8 Common Foot Injuries

  • doctor holding a model of a foot skeleton
    What to Know About Foot (and Ankle) Injuries
    Inside your foot lies machinery that would impress any engineer. A total of 26 bones, 33 joints, and more than 100 tendons, muscles and ligaments work in tandem to support your weight and propel you through your daily routine. Just as the highest-tech machine can malfunction, flaws in the inner workings of your feet—or overwhelming demands from the outside—can cause injuries. Here are eight problems that can strike your feet, along with solutions.

  • Businesswoman massaging her foot
    1. Neuromas
    Too-tight or high-heeled shoes, among other causes, can compress the nerves between your toes. Most often, this occurs between your third and fourth toes, a condition called Morton’s neuroma. The pain, tingling, and numbness of a neuroma can often be relieved with padding, icing, orthotics, and wearing shoes with a wide toe box and low heels.

  • Sports Trauma of a Man's Foot
    2. Stress Fracture
    Among the more severe sports injuries, stress fractures often occur when you overdo a high-impact activity like running, dance or basketball. Fatigued muscles transfer stress to the bone. A small, hairline crack forms, causing potentially severe pain. Though stress fractures can occur in any part of your foot, they most often form in the second and third metatarsals, or long toe bones. Rest allows your bones to heal, usually in 6 to 8 weeks.

  • Tired and Aching Feet
    3. Plantar Fasciitis
    Does the first step out of bed in the morning have you howling in pain? You likely have plantar fasciitis, an inflammation of the band of tissue—facscia—connecting your toes to your heel on the bottom of your foot. High-impact sports, extra weight, and jobs that require walking or standing on hard surfaces increase your risk. Stretch your foot and calf frequently, and consider wearing a night splint that lengthens your plantar fascia while you sleep.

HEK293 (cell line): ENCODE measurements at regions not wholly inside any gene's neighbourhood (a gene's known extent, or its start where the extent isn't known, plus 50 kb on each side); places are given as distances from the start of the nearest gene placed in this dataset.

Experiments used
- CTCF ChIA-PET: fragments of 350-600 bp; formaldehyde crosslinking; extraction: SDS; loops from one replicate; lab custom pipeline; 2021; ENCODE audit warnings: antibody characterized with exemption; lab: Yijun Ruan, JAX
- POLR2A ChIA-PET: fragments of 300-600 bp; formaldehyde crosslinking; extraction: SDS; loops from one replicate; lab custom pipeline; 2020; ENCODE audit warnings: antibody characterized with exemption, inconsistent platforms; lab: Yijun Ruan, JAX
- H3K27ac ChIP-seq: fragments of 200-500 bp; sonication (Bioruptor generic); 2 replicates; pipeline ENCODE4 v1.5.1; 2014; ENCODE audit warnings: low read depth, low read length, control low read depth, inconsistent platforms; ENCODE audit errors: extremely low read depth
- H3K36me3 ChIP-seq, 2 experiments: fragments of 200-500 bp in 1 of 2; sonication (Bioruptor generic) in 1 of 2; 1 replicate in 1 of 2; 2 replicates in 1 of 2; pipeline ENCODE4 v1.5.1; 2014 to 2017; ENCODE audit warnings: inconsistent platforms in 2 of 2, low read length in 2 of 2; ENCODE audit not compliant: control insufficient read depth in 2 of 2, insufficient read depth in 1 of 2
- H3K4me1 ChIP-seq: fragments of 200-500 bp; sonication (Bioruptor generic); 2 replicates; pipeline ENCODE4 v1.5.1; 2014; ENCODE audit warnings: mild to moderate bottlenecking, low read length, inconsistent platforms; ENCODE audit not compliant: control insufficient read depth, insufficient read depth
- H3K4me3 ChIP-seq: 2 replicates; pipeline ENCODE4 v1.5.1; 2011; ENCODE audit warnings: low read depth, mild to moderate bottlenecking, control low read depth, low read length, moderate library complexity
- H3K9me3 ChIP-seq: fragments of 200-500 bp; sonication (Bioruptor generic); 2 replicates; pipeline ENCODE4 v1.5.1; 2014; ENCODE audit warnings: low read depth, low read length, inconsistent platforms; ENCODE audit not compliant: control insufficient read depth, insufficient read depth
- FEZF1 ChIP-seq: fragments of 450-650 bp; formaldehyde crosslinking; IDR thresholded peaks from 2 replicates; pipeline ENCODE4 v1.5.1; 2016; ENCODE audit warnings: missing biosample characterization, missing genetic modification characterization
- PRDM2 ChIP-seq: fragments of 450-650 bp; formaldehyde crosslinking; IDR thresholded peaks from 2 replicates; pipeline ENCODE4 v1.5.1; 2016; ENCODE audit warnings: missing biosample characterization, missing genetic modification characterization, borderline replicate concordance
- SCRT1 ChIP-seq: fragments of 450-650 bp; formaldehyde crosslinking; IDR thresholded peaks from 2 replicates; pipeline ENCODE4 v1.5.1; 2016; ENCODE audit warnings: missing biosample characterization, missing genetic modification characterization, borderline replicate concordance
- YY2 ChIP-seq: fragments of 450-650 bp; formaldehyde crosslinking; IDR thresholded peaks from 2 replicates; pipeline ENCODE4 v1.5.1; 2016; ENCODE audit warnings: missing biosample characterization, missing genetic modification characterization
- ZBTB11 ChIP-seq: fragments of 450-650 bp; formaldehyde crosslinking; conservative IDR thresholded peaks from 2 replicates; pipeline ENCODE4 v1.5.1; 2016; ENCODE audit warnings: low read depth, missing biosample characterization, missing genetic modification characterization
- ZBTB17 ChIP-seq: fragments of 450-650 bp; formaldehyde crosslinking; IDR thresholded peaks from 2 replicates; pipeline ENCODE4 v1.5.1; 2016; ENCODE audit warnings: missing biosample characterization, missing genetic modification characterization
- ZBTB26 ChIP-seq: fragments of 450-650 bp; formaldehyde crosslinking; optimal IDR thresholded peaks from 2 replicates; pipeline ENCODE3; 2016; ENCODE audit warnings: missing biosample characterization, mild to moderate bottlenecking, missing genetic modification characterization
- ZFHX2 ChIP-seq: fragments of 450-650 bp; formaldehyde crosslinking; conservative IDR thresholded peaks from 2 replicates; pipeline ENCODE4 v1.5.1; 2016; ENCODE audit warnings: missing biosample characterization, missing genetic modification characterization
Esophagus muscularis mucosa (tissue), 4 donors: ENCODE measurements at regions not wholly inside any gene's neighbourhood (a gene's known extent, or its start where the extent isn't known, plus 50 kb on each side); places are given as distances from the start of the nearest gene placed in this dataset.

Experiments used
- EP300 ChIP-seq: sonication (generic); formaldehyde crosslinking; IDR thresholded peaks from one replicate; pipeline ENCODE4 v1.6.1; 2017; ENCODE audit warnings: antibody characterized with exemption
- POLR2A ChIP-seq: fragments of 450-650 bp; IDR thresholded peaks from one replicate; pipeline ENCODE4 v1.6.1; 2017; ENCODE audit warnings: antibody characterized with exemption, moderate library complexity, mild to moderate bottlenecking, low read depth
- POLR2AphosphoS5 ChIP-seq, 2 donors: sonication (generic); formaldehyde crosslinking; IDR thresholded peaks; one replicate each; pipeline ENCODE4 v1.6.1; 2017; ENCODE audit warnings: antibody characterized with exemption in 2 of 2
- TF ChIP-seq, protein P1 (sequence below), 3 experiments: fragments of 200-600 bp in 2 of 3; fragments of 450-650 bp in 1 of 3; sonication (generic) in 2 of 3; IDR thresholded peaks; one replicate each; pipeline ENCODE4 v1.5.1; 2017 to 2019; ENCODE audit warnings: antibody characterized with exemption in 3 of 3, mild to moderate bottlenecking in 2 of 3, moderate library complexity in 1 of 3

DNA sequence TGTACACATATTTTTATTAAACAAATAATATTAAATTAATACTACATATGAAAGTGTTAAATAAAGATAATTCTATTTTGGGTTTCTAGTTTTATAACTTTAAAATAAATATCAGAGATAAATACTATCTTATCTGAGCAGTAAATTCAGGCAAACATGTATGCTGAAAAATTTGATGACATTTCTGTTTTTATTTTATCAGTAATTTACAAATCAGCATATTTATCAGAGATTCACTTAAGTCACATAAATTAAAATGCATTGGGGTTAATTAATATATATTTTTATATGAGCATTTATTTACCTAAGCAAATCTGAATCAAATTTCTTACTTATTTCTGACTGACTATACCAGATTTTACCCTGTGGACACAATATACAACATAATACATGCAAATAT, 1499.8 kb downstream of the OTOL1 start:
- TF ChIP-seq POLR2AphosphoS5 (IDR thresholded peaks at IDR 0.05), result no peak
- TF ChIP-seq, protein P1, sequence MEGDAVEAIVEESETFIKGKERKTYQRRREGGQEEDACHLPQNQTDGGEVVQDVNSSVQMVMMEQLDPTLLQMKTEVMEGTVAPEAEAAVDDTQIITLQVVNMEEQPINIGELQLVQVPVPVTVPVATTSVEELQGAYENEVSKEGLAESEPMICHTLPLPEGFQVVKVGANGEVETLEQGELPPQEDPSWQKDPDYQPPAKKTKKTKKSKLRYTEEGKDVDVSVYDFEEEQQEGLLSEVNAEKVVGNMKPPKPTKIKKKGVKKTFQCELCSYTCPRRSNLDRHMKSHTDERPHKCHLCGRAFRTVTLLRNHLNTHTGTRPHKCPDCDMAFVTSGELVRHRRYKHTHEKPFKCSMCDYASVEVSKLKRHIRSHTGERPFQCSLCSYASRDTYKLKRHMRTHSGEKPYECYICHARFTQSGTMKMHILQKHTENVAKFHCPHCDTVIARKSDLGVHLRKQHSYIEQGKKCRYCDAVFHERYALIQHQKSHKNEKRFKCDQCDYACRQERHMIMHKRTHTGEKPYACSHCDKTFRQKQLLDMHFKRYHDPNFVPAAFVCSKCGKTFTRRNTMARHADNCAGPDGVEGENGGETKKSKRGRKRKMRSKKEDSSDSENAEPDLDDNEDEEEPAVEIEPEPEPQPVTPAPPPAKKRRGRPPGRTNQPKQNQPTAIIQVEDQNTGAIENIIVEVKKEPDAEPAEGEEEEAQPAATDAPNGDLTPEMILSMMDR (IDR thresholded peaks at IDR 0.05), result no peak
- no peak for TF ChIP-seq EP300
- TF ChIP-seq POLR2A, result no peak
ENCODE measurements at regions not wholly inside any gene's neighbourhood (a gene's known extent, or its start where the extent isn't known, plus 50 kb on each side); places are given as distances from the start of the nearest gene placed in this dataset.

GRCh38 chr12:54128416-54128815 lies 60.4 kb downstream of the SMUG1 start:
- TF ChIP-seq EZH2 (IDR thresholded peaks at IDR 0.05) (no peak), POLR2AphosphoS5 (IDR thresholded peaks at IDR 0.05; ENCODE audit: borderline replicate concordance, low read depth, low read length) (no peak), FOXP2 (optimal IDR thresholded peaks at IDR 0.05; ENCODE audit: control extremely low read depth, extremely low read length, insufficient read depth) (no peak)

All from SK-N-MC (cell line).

• Pain in the female foot_517503231
    4. Heel Spurs
    Heel spurs occur when calcium deposits build up on the bottom of your heel bone. Often, they don’t cause pain themselves—but they can irritate the plantar fascia, triggering pain along the arch and heel. Calf and foot stretches work well to relieve it; rarely is surgery to remove the spur necessary.

  • Orthopaedist at work
    5. Bunions
    This bump of bone and tissue at the base of your big toe forms when the joint connecting it to your foot shifts out of place. Narrow-toed and high-heeled shoes cause most cases, though heredity plays a small role. Left untreated, bunions can cause pain so severe it limits your ability to walk. Fortunately, treatments like ice, over-the-counter foot pads, and wearing shoes with wider toe boxes often bring relief.

  • doctor holding foot with wrap
    6. Sesamoiditis
    Your sesamoids—two pea-shaped bones lodged in the tendon beneath the ball of your foot—help the big toe move normally. Activities that place strain on the ball of the foot, including running and golf, can injure the bones, tendons, or surrounding tissue. Padding, strapping, or taping the foot can relieve pressure on the sesamoids, while anti-inflammatory drugs reduce pain and swelling.